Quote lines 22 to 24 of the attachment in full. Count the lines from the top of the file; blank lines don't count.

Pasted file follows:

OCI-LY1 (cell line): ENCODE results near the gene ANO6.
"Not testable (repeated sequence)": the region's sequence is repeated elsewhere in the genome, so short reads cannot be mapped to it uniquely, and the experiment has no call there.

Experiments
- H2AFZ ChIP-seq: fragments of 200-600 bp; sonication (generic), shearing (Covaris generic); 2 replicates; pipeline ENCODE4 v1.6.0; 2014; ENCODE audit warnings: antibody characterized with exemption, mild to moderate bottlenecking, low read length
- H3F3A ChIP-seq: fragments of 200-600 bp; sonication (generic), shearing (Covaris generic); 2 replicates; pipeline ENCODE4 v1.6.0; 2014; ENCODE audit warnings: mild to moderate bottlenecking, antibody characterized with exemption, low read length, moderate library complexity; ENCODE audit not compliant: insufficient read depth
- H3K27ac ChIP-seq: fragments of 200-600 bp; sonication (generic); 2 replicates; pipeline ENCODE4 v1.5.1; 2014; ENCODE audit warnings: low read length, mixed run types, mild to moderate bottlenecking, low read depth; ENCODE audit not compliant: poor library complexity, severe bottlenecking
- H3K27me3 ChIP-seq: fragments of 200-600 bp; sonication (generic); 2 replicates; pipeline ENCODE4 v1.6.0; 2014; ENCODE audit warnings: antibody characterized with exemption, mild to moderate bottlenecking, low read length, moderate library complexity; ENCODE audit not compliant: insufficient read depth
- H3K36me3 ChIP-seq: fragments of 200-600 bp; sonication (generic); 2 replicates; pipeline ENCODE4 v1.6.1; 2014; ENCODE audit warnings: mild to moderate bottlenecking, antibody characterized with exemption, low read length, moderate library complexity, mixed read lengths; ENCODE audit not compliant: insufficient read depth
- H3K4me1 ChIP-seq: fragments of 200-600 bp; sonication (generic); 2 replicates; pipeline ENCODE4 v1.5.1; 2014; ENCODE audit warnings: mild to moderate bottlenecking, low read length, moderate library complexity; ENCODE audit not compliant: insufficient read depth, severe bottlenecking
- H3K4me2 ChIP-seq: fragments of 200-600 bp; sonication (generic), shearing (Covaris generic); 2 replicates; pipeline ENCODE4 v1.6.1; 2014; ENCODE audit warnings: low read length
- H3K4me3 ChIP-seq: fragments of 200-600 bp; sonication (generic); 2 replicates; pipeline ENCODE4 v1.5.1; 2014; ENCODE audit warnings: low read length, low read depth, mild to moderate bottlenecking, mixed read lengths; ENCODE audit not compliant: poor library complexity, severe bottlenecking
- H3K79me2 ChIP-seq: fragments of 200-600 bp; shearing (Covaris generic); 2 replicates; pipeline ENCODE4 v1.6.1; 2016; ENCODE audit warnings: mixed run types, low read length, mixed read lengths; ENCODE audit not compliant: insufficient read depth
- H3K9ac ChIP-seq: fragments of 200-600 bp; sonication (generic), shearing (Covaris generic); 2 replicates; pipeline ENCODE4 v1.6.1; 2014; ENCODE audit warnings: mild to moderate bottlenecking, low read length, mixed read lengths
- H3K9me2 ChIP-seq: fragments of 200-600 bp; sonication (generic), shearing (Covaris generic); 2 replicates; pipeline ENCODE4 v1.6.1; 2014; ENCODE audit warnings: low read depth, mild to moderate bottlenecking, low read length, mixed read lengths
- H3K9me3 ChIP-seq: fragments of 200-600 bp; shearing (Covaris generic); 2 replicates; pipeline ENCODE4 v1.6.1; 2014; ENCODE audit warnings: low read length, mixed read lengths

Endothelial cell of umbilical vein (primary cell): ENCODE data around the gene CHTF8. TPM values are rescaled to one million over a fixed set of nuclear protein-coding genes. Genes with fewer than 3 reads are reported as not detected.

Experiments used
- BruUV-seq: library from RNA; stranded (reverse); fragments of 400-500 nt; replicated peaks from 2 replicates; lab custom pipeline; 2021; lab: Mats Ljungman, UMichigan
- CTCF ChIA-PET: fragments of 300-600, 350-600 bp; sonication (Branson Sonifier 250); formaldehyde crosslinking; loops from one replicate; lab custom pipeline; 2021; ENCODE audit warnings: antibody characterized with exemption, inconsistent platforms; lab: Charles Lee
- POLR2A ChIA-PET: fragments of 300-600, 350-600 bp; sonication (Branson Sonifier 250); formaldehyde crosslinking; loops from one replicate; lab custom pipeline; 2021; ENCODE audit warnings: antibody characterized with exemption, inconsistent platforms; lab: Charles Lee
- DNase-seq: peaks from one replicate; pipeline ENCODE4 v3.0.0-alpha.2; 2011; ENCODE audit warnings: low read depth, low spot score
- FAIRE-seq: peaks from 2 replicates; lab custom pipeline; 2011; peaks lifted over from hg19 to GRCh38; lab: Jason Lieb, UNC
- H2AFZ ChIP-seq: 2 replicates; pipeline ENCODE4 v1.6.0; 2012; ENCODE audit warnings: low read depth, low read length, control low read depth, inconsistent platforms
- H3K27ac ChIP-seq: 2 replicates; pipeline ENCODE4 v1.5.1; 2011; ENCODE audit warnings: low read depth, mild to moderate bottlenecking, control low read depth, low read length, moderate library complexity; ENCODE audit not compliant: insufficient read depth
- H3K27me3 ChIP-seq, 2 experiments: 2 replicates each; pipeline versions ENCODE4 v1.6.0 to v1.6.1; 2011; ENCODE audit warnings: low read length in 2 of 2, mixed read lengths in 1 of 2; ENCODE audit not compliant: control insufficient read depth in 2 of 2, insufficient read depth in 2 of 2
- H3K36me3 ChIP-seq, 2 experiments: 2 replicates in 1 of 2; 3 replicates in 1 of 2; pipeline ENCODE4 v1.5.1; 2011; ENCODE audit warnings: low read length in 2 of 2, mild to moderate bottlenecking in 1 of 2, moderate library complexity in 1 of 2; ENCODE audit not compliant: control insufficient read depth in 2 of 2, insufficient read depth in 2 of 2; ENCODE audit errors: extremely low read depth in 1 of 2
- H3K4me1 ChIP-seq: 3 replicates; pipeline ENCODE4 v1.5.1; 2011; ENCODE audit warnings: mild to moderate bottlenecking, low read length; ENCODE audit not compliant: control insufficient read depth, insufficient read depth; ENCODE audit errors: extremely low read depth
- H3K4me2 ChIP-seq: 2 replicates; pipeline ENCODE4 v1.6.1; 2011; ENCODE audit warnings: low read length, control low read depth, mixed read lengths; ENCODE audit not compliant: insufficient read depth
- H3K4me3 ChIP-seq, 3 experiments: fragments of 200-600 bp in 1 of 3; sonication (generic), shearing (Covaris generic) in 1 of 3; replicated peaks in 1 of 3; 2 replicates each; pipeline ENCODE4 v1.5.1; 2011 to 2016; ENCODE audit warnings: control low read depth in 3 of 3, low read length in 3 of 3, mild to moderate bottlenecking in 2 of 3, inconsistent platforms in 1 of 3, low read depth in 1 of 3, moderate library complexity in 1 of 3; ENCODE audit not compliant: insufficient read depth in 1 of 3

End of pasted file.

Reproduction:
- FAIRE-seq: peaks from 2 replicates; lab custom pipeline; 2011; peaks lifted over from hg19 to GRCh38; lab: Jason Lieb, UNC
- H2AFZ ChIP-seq: 2 replicates; pipeline ENCODE4 v1.6.0; 2012; ENCODE audit warnings: low read depth, low read length, control low read depth, inconsistent platforms
- H3K27ac ChIP-seq: 2 replicates; pipeline ENCODE4 v1.5.1; 2011; ENCODE audit warnings: low read depth, mild to moderate bottlenecking, control low read depth, low read length, moderate library complexity; ENCODE audit not compliant: insufficient read depth